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EU Parliament Adopts Anti-terror Data Rules

The European Parliament yesterday adopted new rules drawn up by the European Union to store phone and Internet data for up to two years to fight terrorism and other serious crime.

The parliament voted by 378 to 197, with 30 abstentions for a package already agreed between the assembly's two biggest groups and member states, with European Commission backing.

Earlier this month, Britain secured a deal among the EU's 25 member countries that would force telecommunications companies to store data for between six to 24 months.

The rules, proposed by the European Commission, are part of the EU's response to attacks in Madrid in 2004 and London this year.

The version adopted yesterday is tougher than that recommended by the parliament's civil liberties committee, which wanted data stored by up to a year.

The committee's recommendation was by-passed by the deal struck between member states and the assembly's right-wing European People's Party and the PSE Socialists.

The new rules still need to be formally approved by EU member states.

Telecom firms have warned that the new rules will be costly to implement, but lawmakers and member states ditched a European Commission proposal that member states pay for extra data storage costs.

'Militants may hit Scandinavia'

Norway's domestic spy chief said yesterday that Muslim militants are operating in the Nordic countries, exploiting their open, liberal societies, and will sooner or later launch an attack in Scandinavia.

Al-Qaida named Norway as a potential target, alongside the United States, Britain, Australia and other countries, in 2003.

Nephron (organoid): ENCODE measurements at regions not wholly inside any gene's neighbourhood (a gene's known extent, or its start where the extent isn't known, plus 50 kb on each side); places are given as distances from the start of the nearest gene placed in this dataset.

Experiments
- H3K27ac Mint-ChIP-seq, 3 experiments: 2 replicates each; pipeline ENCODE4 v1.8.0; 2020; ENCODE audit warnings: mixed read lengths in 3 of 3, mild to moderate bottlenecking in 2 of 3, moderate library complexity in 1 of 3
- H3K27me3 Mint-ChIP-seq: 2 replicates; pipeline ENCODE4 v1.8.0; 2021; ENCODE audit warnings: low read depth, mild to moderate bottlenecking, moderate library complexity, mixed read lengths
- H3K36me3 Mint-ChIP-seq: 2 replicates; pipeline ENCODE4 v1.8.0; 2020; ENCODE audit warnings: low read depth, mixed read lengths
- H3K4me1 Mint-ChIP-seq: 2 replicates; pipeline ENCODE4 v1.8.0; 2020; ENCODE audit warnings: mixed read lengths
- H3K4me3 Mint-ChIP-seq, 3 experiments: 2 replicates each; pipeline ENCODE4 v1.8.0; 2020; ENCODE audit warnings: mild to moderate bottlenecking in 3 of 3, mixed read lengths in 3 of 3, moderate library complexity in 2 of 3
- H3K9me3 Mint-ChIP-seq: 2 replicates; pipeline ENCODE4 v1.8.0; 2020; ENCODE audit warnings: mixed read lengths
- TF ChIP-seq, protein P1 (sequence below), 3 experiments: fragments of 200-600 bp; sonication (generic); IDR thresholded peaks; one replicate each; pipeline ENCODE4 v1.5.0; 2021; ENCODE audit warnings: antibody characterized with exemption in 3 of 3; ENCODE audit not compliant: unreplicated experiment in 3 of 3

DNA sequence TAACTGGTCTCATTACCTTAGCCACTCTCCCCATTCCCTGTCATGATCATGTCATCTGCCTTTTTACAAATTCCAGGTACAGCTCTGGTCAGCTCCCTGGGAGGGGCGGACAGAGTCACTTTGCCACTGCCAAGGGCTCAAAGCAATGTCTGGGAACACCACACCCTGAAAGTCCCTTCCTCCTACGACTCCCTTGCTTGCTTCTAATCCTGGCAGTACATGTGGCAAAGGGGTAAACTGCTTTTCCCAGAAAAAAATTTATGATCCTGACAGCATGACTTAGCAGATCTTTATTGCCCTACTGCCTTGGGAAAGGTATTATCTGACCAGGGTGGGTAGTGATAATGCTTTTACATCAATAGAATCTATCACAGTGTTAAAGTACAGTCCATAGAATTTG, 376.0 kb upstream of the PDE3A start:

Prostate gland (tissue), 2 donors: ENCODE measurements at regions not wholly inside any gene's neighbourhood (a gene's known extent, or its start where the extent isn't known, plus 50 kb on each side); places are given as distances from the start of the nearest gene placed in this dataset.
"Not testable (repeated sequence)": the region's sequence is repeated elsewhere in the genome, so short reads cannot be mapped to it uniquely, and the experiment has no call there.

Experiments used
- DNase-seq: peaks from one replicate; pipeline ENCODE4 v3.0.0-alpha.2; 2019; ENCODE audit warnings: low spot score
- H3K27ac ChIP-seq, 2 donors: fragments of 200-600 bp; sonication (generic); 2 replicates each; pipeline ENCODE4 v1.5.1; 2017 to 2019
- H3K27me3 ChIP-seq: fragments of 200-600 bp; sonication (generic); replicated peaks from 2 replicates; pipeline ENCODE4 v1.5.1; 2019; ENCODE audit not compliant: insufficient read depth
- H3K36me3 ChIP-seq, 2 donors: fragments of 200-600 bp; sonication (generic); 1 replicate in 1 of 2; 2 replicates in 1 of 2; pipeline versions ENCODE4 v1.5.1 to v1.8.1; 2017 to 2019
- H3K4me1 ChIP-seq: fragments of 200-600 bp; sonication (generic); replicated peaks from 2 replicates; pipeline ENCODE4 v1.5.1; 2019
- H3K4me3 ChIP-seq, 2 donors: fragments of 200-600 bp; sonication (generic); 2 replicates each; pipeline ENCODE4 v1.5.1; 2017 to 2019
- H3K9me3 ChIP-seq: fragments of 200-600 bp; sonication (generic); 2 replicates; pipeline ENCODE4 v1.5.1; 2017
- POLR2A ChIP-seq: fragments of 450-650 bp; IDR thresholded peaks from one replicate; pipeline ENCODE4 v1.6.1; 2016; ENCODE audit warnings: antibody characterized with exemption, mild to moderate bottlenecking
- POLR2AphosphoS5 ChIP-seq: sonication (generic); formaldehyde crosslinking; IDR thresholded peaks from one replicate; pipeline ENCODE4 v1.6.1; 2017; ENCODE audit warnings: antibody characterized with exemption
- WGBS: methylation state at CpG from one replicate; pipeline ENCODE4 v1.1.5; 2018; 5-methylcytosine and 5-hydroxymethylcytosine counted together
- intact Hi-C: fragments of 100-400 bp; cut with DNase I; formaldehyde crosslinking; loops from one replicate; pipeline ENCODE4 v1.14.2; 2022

"It's only a matter of time before we have a terrorist attack in Scandinavia; in Norway or Denmark or Sweden," said Joern Holme, head of the Police Security Service (PST), Norway's equivalent to Britain's domestic intelligence service MI5.

Norway, the world's third largest oil exporter, is a member of NATO and has troops and fighter jets in Afghanistan but did not back the US-led invasion of Iraq. In 1993 Norway brokered a peace deal between the Palestinians and Israel.

Extremists have previously planted members in Norway to help plan bomb attacks in Europe, Holme said during an interview at the PST's headquarters in Oslo.

And since the September 11, 2001 attacks on the United States, Europe's security services have foiled around 35 bomb attacks, he said.

"The high number and the bombs in London illustrate how serious the terrorist threat in our part of the world, and our part of Europe, is," Holme said.

Scandinavia's reputation for liberalism and equality also attracts Islamists who may view the Nordics as a safe, soft option, he said, adding that this reputation must change.

He described as incredible Norway's inability to expel an Iraqi Kurdish mullah who has links with extremist groups and whom the government has called a security risk.

An expulsion order against Mullah Krekar, founder of the Islamist group Ansar al-Islam, was originally issued in 2003 but he is still in Norway.

(China Daily December 15, 2005)


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